By: Christopher Smith, Financial Planner
As the holiday season approaches and our children fill out their “wish lists,” is funding their 529 plan on the list? A provision within the “2018 Tax Cuts and Jobs Act” tax law now permits families to use 529 assets for up to $10,000 of K-12 tuition expenses per student, per year. If navigated correctly, you potentially could reduce your state income tax bill while also saving for your children’s future college expenses.
What’s a 529 plan you may ask?
A 529 plan is a tax-advantaged savings plan used for future education expenses. Contributions grow tax-free, and qualified distributions from the plan are also not taxed. Pennsylvania is one of thirty states to deduct 529 contributions from state taxable income, which could mean significant savings on your annual PA tax bill.
The annual contribution limit is set at the annual gift-tax exclusion amount ($15,000 for 2018) per grantor. Both spouses can contribute to their children’s 529 if the parent’s income is more than their contribution. In fact, anyone can help contribute to your child’s 529 plan—even grandparents.
How can 529 plan assets be used?
K-12 qualified distributions may only be used for up to $10,000 in tuition expenses per student, per year. Qualified 529 distributions for college expenses must meet specific rules to maintain their favorable tax treatment. Some of the acceptable expenses for college are tuition and fees, books, and computers. If you use 529 assets for non-qualified expenditures such as buying a car for your child’s 16th birthday, you will be required to report the distributed earnings as income and pay a 10% penalty.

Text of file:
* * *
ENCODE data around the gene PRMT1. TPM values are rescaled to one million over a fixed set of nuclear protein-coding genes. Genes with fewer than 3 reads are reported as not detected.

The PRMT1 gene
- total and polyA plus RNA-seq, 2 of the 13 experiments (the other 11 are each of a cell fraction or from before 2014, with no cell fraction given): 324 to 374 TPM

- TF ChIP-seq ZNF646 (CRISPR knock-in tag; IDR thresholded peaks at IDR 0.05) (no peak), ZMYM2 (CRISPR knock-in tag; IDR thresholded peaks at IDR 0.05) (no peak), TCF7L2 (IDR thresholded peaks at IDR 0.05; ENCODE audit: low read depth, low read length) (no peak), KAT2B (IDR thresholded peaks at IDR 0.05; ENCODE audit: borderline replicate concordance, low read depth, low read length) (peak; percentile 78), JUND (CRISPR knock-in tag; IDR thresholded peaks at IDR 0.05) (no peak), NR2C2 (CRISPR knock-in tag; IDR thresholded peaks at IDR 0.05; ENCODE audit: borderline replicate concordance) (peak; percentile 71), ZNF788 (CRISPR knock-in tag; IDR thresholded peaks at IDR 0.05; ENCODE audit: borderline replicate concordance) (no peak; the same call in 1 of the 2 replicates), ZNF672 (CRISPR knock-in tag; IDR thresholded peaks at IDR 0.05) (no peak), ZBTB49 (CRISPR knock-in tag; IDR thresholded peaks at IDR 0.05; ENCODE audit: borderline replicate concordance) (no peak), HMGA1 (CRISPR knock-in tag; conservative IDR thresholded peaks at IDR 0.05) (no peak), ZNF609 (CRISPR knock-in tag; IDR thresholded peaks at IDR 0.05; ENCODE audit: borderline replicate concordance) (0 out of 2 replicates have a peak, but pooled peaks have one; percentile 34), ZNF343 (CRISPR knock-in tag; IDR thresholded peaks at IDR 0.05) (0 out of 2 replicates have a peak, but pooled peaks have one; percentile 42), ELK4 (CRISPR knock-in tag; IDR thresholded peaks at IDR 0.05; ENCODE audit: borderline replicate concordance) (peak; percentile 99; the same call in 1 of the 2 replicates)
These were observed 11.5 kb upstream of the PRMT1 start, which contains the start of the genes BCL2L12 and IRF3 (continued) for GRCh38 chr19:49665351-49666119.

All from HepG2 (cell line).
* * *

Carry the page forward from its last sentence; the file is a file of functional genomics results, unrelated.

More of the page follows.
How does the tax law’s 529 provision benefit you?
Let’s look at an example. Assume you are married with one child, and each parent contributes $15,000 each to the 529 plan (total $30,000), and the child’s future K-12 tuition expense is equal to the max $10,000 distribution. You may save up to $921 in PA income taxes while also saving $20,000 towards your child’s future college expenses, plus any potential investment returns.
To maximize your child’s education savings and avoid costly tax mistakes, contact your financial advisor to discuss your options.
Author: Christopher Smith | Allegheny Financial Group | December 2018
The information included herein was obtained from sources which we believe reliable. This report is being provided for informational purposes only. It does not represent any specific investment and is not intended to be an offer of sale of any kind. Past performance is not a guarantee of future results.
Allegheny Financial Group is a Registered Investment Advisor. Securities offered through Allegheny Investments, LTD, a registered Broker/Dealer. Member FINRA/SIPC.